|Day 11 – April 15||Hartland Quay to Clovelly|
|Weather: Sunny and windy||B&B: The Old Police House (Burscott) (£30)|
|Departed: 09:50 Arrived: 14:45||Walked: 4h 20m Rested: 0 hr 46m|
|Distance Today: 12.0 mi / 19.31 km||Total Distance: 157.8 mi / 253.95 km|
|% Complete: ~ 14.07%||Pint of the Day: Country Life Old Appledore Ale|
|GPS Track for: Day 11|
At one point I was seriously considering saving a few miles by cutting across the Hartland peninsula, but I’m glad I decided to stick to the SWCP for one more day. The 3-mile stretch to Hartland Point included a few climbs but took just over one hour to complete. The sun was shining but the visibility out to see wasn’t very good so I couldn’t see the distinctive flat-topped Lundy island. Fortunately I did see it yesterday, as well as a freighter making its way towards the Bristol channel. I must admit that I had a definite sense of turning a corner when I rounded Hartland Point and felt that the first leg of my journey was more or less complete.
In addition to a lighthouse Hartland Point is home to a Radar Station. The SWCP normally passed right next to it however the footpath was closed due to cliff erosion, forcing a diversion along a local road. Once on the road I noticed in the distance a small green outbuilding with someone stopping vehicles. Border Control? Perhaps this is some sort of retaliation by Devon folk on tourists from Cornwall? As I neared the building I noticed the Border Officer was knitting, which I must admit seemed very odd. “Lovely Morning!” she said in a disarmingly friendly fashion. This isn’t like any border point I’ve experienced before. The mystery was solved when it was revealed she was in fact a parking attendant collecting money from motorists wishing to park on their private land before visiting Hartland Point.
The next several miles were a pleasant amble along cliff tops and farmer’s fields however the last few miles were a lot bumpier than expected. The area around Windbury Point and Mouthmill required a lot of ascents and descents before plunging into Brownsham Wood. The woodland walk continued for another hour before I reached the picture postcard and privately owned village of Clovelly.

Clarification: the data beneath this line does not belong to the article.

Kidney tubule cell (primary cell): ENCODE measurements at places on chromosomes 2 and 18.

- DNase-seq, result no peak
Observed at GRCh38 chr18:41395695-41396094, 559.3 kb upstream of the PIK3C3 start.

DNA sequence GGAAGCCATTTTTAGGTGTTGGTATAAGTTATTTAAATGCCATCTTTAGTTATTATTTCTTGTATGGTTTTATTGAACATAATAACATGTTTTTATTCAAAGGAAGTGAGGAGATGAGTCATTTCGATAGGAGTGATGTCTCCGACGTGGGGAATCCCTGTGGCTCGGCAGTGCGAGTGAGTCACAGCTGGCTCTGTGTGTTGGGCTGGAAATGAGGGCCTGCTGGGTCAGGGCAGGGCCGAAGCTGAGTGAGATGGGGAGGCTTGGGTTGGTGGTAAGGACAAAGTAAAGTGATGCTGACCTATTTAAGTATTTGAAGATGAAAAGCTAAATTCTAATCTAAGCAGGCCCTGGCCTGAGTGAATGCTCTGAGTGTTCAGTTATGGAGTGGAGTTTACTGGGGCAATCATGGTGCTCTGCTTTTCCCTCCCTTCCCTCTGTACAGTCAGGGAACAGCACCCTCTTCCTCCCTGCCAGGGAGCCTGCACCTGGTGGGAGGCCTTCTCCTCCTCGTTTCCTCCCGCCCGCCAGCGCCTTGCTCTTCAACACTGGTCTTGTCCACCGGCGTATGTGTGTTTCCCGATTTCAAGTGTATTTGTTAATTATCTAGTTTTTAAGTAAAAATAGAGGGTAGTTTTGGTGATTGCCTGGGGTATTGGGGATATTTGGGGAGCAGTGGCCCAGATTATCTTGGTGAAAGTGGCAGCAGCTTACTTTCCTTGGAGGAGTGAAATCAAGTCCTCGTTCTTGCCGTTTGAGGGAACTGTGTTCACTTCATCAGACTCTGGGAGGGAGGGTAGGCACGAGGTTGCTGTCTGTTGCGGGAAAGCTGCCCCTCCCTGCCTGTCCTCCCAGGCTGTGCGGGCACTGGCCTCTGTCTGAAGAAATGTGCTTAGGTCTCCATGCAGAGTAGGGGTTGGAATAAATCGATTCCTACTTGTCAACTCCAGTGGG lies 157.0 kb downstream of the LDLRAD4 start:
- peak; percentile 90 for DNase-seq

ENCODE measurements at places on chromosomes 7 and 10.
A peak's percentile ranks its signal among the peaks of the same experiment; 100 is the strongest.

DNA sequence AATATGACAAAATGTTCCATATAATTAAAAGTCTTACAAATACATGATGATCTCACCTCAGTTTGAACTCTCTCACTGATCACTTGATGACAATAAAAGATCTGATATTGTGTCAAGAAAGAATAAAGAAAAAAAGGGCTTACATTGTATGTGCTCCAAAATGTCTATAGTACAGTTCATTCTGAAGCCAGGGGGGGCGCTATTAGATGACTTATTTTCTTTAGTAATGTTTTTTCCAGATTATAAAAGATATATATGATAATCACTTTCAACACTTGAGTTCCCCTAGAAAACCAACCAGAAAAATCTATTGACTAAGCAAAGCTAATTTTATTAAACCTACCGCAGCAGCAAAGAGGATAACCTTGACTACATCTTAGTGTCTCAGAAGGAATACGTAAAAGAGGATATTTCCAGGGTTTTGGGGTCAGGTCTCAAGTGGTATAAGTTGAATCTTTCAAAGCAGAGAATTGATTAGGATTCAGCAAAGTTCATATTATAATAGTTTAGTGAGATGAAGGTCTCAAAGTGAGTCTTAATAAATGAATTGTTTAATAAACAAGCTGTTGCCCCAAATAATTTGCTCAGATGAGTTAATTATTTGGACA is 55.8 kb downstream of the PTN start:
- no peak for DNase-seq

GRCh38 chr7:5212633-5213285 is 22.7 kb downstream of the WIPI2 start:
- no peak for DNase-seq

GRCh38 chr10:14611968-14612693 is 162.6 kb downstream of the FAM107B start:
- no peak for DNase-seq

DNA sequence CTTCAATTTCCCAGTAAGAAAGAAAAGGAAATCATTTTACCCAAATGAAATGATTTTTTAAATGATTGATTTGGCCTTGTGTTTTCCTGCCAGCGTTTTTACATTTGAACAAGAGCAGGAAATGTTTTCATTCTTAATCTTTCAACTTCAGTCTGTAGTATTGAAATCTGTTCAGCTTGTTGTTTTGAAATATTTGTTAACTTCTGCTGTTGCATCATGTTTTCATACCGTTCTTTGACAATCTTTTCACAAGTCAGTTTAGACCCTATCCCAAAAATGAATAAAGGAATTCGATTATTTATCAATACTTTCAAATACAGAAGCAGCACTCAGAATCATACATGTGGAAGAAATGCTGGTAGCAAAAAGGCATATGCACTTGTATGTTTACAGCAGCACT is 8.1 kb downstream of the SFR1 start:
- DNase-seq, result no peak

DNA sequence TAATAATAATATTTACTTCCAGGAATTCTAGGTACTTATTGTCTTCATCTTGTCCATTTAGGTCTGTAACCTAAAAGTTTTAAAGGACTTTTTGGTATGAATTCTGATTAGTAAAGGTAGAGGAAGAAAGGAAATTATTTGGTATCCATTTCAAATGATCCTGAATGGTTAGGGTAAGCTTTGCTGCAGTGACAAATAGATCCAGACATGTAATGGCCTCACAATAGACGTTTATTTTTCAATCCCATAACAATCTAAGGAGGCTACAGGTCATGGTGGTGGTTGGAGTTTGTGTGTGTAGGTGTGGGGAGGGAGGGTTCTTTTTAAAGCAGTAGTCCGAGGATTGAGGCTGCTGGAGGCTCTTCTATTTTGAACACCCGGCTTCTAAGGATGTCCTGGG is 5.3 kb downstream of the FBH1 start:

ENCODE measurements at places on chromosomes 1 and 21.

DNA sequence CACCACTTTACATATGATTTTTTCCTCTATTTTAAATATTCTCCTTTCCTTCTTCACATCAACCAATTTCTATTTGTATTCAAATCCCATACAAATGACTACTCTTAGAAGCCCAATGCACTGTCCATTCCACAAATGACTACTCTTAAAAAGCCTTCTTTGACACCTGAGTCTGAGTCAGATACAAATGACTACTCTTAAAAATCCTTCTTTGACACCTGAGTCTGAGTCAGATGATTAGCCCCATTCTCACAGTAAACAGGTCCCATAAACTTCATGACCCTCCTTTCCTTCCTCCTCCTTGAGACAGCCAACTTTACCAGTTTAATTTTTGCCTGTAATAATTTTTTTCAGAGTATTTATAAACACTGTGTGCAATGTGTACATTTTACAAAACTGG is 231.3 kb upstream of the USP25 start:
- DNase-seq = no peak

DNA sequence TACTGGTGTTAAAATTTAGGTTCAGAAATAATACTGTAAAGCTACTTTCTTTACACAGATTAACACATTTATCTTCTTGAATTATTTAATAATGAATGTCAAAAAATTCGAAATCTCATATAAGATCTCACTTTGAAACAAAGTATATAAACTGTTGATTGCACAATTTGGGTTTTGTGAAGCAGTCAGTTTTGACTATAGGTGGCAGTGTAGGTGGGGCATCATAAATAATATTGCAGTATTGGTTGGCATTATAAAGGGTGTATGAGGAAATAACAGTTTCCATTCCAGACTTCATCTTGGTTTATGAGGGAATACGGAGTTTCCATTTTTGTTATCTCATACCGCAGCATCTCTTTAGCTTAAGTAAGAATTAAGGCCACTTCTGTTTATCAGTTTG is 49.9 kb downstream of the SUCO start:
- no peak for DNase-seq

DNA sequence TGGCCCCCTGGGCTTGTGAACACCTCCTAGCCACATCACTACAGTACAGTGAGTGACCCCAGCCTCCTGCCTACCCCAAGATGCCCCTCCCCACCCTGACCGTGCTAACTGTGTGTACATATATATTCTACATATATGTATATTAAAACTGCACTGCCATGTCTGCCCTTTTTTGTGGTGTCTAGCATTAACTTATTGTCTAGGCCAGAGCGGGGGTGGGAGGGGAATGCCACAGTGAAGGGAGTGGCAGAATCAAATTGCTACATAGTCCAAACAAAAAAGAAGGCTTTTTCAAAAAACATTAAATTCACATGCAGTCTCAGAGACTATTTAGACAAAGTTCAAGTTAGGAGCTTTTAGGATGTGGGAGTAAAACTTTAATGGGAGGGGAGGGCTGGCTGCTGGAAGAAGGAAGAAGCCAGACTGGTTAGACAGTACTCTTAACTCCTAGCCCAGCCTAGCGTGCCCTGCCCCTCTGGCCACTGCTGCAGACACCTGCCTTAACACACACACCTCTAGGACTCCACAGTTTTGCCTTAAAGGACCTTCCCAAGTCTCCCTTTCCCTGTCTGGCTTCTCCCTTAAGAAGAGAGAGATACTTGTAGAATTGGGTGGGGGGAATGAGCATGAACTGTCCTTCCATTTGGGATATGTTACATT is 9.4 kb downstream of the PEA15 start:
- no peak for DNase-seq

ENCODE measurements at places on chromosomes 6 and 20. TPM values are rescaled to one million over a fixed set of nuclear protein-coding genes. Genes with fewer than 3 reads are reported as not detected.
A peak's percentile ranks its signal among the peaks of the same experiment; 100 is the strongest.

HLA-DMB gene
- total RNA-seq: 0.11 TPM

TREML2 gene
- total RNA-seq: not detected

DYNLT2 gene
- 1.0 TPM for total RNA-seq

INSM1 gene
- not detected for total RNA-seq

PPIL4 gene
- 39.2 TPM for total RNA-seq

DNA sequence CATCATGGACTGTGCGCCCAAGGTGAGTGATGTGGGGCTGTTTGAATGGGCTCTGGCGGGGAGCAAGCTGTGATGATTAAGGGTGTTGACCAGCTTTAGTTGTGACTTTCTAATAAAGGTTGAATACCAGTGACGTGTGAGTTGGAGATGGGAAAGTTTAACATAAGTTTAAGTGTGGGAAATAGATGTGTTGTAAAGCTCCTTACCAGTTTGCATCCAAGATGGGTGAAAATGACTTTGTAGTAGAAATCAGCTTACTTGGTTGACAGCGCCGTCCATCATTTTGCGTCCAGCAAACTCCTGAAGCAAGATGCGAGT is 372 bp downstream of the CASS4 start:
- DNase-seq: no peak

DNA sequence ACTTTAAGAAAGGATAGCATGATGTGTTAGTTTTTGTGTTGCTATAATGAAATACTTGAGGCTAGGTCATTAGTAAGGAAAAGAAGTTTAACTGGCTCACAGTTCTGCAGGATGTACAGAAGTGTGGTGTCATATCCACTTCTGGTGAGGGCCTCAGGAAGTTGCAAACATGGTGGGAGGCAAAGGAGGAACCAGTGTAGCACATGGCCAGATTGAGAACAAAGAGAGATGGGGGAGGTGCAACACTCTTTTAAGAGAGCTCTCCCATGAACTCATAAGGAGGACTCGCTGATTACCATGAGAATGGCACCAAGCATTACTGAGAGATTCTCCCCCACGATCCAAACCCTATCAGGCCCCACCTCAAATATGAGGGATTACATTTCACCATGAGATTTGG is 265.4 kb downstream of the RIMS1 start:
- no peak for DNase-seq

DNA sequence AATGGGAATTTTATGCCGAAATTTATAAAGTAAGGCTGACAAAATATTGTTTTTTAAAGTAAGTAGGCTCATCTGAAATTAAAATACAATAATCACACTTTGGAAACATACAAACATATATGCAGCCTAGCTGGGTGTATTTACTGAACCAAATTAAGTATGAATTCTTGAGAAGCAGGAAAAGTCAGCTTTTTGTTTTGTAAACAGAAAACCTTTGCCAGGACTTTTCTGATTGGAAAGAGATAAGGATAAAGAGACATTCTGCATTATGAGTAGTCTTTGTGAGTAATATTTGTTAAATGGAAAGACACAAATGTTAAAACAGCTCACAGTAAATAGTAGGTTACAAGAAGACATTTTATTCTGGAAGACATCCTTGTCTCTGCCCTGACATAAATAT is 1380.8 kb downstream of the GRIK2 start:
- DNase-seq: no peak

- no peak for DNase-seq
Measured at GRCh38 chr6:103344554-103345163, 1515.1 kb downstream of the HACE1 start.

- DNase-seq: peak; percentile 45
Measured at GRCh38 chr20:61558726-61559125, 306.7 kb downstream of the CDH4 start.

I’m not sure what I was expecting but what I can say is that I wasn’t expecting an admission booth. Fortunately walkers don’t have to pony up but those parking above car-free Clovelly do. It was slightly surreal to stumble in off the SWCP, all hot and sweaty, into a massive modern complex with gift shop, café and assorted tourist tat. Once out the other side I followed the “to the village” signs down cobble-stoned streets and into what appeared to be a film set. The narrow and very steep main street was busy with tourists, many of whom were struggling with the gradient. I made my way down past the shops and homes to the quay below, following Clovelly’s garbage man as he carefully maneuvered his rubbish sleigh down the slippery cobbled streets. He had a difficult and dangerous job as the heavily laden sleigh could run him down if he wasn’t careful. Just as “I wonder if it ever gets away on him” crossed my mind I heard the sound of an out-of-control sleigh just behind me. Fortunately a combination of a sharp corner and him putting his shoulder into it brought it under control, otherwise I could see the tabloid headlines now: “Clovelly Carnage! Hundreds Sleighed by Runaway Rubbish!”.
I enjoyed a pint of Clovelly Cobbler Ale and a Devon Pasty at the Red Lion Inn at the bottom of the hill and then made the long climb back to the top of the hill and on to my b&b in Burscott. There’s nowhere to eat up here so I will be heading back down this evening for something to eat and to celebrate the end of the South West Coast Past, at least for me as tomorrow I will head inland to Barnstaple.